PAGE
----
Effect of metformin on the proliferation, migration, and MMP-2 and -9 expression of human umbilical vein endothelial cells
Affiliations: Department of Pharmacology and Toxicology, Faculty of Pharmacy, Tabriz University of Medical Sciences, Tabriz, Iran, Department of Immunology, School of Medicine, Tehran University of Medical Sciences, Tehran, Iran, Department of Pharmacology, School of Medicine, Tehran University of Medical Sciences, Tehran, Iran
- Published online on: January 12, 2012 https://doi.org/10.3892/mmr.2012.753
- Pages: 1068-1074
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Several epidemiological studies have found that diabetic patients using metformin have a lower risk of cancer in comparison to those using other anti-diabetic drugs. A case-control study by Li et al (1) reported that the risk of pancreatic cancer was 62% lower in diabetic patients who had been treated with metformin than those who had never received the drug. Other observational cohort studies demonstrated a decrease of 25–37% in cancer cases in diabetic patients treated with metformin (2,3). A study by Zhou et al (4) suggested that most of the beneficial effects of metformin are mediated through its ability to activate the AMP-activated protein kinase (AMPK). AMPK is a key sensor of the cellular AMP/ATP ratio. AMPK is activated by an increase in this proportion as a consequence of the partial inhibition of the mitochondrial respiratory chain by metformin (5). Various biological effects have been attributed to the activation of AMPK by metformin. It interferes with the action of the mammalian target of rapamycin (mTOR) that functions as part of the cellular signaling processes regulating cell growth, cell proliferation, cell motility, transcription and protein synthesis (6,7). Furthermore, the upstream regulator of AMPK is a protein kinase identified as LKB1 (8,9) which is a well-known tumor suppressor. It has been suggested that LKB1 is a critical barrier to pulmonary tumorigenesis, differentiation and metastasis (10). This fact further highlights the possible role of AMPK activation in the anticancer effects of metformin. Angiogenesis, an essential component of tumor progression, is primarily achieved through the proliferation, survival, and migration of endothelial cells (11). Angiogenesis is believed to begin with matrix metalloproteinase (MMP)-mediated degradation of the blood vessel basement membrane which contains various extracellular matrix (ECM) proteins. Subsequently, it is followed by sequential changes in vascular endothelial cells (12). MMP-2 and -9, predominately expressed in the endothelial cells, are directly involved in endothelial cell migration and vascular remodeling during angiogenesis (13,14).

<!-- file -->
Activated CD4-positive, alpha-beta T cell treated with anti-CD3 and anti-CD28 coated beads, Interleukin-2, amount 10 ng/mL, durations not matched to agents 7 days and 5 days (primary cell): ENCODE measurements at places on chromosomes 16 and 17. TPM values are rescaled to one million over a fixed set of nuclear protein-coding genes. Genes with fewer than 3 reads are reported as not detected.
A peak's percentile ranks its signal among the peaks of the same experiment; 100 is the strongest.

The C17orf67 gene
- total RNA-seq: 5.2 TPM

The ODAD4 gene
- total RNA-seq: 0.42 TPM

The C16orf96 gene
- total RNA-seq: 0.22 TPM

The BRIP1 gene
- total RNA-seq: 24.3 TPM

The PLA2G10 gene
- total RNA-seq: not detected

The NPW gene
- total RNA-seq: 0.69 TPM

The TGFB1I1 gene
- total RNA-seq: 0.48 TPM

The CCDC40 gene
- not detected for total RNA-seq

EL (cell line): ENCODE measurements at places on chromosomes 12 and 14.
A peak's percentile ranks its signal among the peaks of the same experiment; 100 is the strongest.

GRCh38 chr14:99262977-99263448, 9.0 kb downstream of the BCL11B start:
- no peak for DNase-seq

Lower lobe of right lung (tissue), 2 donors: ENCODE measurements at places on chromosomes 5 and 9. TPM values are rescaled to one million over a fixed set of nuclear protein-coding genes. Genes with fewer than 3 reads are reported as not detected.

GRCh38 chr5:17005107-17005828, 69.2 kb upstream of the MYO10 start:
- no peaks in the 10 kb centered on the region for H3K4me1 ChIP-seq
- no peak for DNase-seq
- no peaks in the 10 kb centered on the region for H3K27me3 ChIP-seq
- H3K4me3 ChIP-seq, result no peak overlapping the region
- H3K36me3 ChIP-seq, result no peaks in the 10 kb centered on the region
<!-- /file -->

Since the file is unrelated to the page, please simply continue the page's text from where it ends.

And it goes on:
Tan et al (15) reported that metformin decreases angiogenesis in women suffering from polycystic ovary syndrome (PCOS) by increasing the anti-angiogenic thrombospondin-1. In addition, metformin in a murine sponge model was found to inhibit angiogenesis by decreasing vascularization, macrophage recruitment, collagen deposition and levels of the transforming growth factor β1 (16). It can be proposed that metformin controls and reduces the progression of cancer through its anti-angiogenic effects. The effect of metformin on human umbilical vein endothelial cells (HUVECs), an established model for angiogenesis study, has not been elucidated to date. The present study seeks to address whether metformin interferes with endothelial cell functions in terms of proliferation, migration and MMP expression. In addition, we also speculated whether these effects are mediated by AMPK.
Materials and methods
HUVECs were purchased from the National Cell Bank, Pasteur Institute of Iran. Metformin was provided by the Osveh Pharmaceutical Laboratory (Tehran, Iran). Fetal bovine serum (FBS), Dulbecco's modified Eagle's medium (DMEM), TRIzol, and trypsin/EDTA 0.25% were obtained from Invitrogen (USA). Compound C, DMSO and MTT [3-(4,5-dimethylthiazol-2-yl)-2,5-diphenyl tetrazolium bromide] were obtained from Sigma-Aldrich (USA). The Quantitect reverse transcription kit and Quantifast probe PCR+Rox vial kit were obtained from Qiagen (USA). The LDH cytotoxicity assay kit was purchased from Roche (Germany). All the other reagents used in the experiments were of analytical grade.
HUVECs were cultured in DMEM medium supplemented with 10% FBS. The culture was carried out at 37˚C in 5% CO2. After the cells reached a confluence of 80%, they were detached using 0.25% trypsin-EDTA. Subsequently, the cells were subcultured once again.
Endothelial cell cytotoxicity assay
The experimental procedure was conducted according to the method of Linford and Dorsa (17) for measuring the cytotoxicity and cell lysis by detecting lactate dehydrogenase (LDH) activity released from the damaged cells. HUVECs were cultured in a 96-well culture plate at a density of 1×104 cells/well in DMEM medium. After 24 h, metformin at different concentrations, compound C (10 μM), and compound C plus 3 mM metformin were added to the wells and the cells were incubated for an additional 72 h. The plates were centrifuged at 200 × g. Then, 100 μl of the LDH assay mixture was added, and the plates were incubated at 37˚C for 30 min. The LDH release was estimated at 490 nm, using ELISA (Behring ELISA Processor) and expressed as a percentage of the control. All of the experiments were performed in triplicate.
Endothelial cell proliferation assay
This assay aimed to determine whether metformin affects cell proliferation. HUVECs were seeded at a density of 1×104 cells/well in a 12-well culture plate and allowed to attach for 24 h. Next, the cells were washed twice with PBS and treated with different concentrations of metformin. HUVECs were treated with 10 μM compound C for 30 min alone or before adding metformin at the 3 mM concentration [in the present series of experiments DMSO (0.8%) was used as a vehicle]. After a 72-h incubation, the cells were washed with PBS and harvested using trypsin-EDTA. The cell count and viability were determined by trypan blue dye exclusion assay. All the experiments were performed in triplicate.